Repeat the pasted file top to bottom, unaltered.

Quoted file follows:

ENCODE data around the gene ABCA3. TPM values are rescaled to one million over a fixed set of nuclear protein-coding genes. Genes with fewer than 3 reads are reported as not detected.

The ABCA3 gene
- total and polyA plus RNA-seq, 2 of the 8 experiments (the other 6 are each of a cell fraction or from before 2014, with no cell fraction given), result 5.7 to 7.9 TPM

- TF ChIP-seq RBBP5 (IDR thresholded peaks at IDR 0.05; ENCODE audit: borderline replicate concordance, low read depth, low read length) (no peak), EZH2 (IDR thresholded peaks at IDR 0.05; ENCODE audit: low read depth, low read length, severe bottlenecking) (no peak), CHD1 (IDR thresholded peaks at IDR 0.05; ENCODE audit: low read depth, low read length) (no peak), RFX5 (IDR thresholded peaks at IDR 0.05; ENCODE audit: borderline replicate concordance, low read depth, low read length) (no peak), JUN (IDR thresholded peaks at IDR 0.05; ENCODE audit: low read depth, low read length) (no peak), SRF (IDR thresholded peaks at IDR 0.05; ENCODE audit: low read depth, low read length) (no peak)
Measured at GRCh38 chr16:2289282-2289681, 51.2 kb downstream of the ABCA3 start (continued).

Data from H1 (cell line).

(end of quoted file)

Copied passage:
ENCODE data around the gene ABCA3. TPM values are rescaled to one million over a fixed set of nuclear protein-coding genes. Genes with fewer than 3 reads are reported as not detected.

The ABCA3 gene
- total and polyA plus RNA-seq, 2 of the 8 experiments (the other 6 are each of a cell fraction or from before 2014, with no cell fraction given), result 5.7 to 7.9 TPM

- TF ChIP-seq RBBP5 (IDR thresholded peaks at IDR 0.05; ENCODE audit: borderline replicate concordance, low read depth, low read length) (no peak), EZH2 (IDR thresholded peaks at IDR 0.05; ENCODE audit: low read depth, low read length, severe bottlenecking) (no peak), CHD1 (IDR thresholded peaks at IDR 0.05; ENCODE audit: low read depth, low read length) (no peak), RFX5 (IDR thresholded peaks at IDR 0.05; ENCODE audit: borderline replicate concordance, low read depth, low read length) (no peak), JUN (IDR thresholded peaks at IDR 0.05; ENCODE audit: low read depth, low read length) (no peak), SRF (IDR thresholded peaks at IDR 0.05; ENCODE audit: low read depth, low read length) (no peak)
Measured at GRCh38 chr16:2289282-2289681, 51.2 kb downstream of the ABCA3 start (continued).

Data from H1 (cell line).